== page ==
Furthering his reputation as a renowned polymath, Byrne, through the advent of his blog and Bicycle Diaries, has become a committed activist in the world of urban cycling, advocating the two-wheeler as a fully-fledged means of daily transportation. So, in the midst of this mammoth tour, presumably Byrne has managed to maintain his cycling exploits… “[Byrne interrupts]. Wait a minute. Are you saying I try and influence where we play is dependent on where there’s good cycling routes?” Absolutely. “Ha! No, it’s all been pretty random. I’ve been really enjoying Middle America! I might not be expected to say that but I’m really enjoying it out there. The reception at the concerts has been really good. I think there was a little bit of shock when we begin and then, by the end stage, the audience has decided that they are accepting and eventually they like it. But we’re finding incredible places to explore and things to see wherever we go. The other day we went to Cincinnati and visited the Creation Museum [Annie: “Woah…”] which is a museum made by a religious group to counter the Darwin Theory of Evolution and counter the idea that life on earth is millions of years old, all that sort of thing. It’s fascinating and much bigger and slicker than we expected. It wasn’t like dioramas in someone’s barn, it was a big deal.”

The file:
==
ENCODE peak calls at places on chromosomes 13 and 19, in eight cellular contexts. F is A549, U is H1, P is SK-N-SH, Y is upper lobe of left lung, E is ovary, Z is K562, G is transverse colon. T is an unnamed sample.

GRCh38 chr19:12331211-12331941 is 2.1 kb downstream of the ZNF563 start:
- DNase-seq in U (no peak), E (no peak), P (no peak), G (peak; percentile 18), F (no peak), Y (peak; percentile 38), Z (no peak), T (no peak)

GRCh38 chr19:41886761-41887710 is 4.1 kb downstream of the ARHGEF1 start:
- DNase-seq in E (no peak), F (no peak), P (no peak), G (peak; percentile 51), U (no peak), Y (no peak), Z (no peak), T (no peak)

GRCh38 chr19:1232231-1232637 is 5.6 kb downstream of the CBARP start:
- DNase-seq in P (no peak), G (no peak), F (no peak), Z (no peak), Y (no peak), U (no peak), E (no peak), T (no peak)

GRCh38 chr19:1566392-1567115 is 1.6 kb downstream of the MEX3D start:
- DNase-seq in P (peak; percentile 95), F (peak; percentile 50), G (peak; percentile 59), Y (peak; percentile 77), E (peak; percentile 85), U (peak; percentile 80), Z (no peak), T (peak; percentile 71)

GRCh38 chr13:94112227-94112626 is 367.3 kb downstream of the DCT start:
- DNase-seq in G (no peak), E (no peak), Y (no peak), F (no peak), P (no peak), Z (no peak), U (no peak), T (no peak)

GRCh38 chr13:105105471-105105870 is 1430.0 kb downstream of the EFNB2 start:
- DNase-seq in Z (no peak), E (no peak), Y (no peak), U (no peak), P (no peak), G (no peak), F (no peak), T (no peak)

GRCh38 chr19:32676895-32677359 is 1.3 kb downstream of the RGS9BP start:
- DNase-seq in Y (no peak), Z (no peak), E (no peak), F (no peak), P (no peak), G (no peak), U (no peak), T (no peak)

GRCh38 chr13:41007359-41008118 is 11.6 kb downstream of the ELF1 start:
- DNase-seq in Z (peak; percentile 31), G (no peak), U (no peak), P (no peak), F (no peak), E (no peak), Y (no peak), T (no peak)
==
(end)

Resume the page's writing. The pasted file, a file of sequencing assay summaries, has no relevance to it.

"Wait a minute. Are you saying I try and influence where we play is dependent on where there’s good cycling routes?" – David Byrne
“Yeah, the idea begins with dinosaurs in the Garden of Eden. It’s a $27 million endeavour. Very evangelical,” says Clark. So, on tour they’ve been enjoying Middle America and visiting pious history re-creations? Hmmm… “I wasn’t totally convinced,” retorts Byrne. “But you know, I was towing along, I was following the arguments…until there was a skip in logic which was like ‘Woah! Wait a minute! We just went from Adam and Eve and the Fall straight onto Mein Kampf!”
One of St. Vincent’s standout tracks from her Strange Mercy is Year of the Tiger, which detailed a particularly troubled year in her life. Is she finding 2013 – the Year of the Snake – a more pleasant experience? “Oh wow!” she gasps. “We’ve been watching a lot of David Attenborough documentaries about reptiles! But yeah, it’s been perfect. And this tour feels like a vacation. It’s really fun, there’s field trips, nobody’s arguing – well, in that sense it’s not like a vacation! But it’s summertime, we’ve been all around the US and Europe will be fun too.”
Speaking of Europe, it’s often not remarked upon that Byrne, the pansophic doyen of the New York art and music world, was actually born in Dumbarton, Scotland. “That is correct,” he affirms. “You should see the guest list for our Glasgow gig! We left when I was very young but we’d go back to visit the aunts and uncles and cousins and grandparents every couple of years for a while. I did have a Scottish accent until I was six, or seven, or even eight but by then it was just the peer pressure of other kids [that made me lose it]. But that’s what happens with kids, kids at that age lose their accents immediately. My parents didn’t, but I did.”
Can he possibly imagine how different his life would have been if he hadn’t left for North America at such an early age? “It would have been a very interesting experiment if I had stayed and grown up in Dumbarton! Although you know what? It would have been even funnier if I had stayed there… and turned out exactly the same."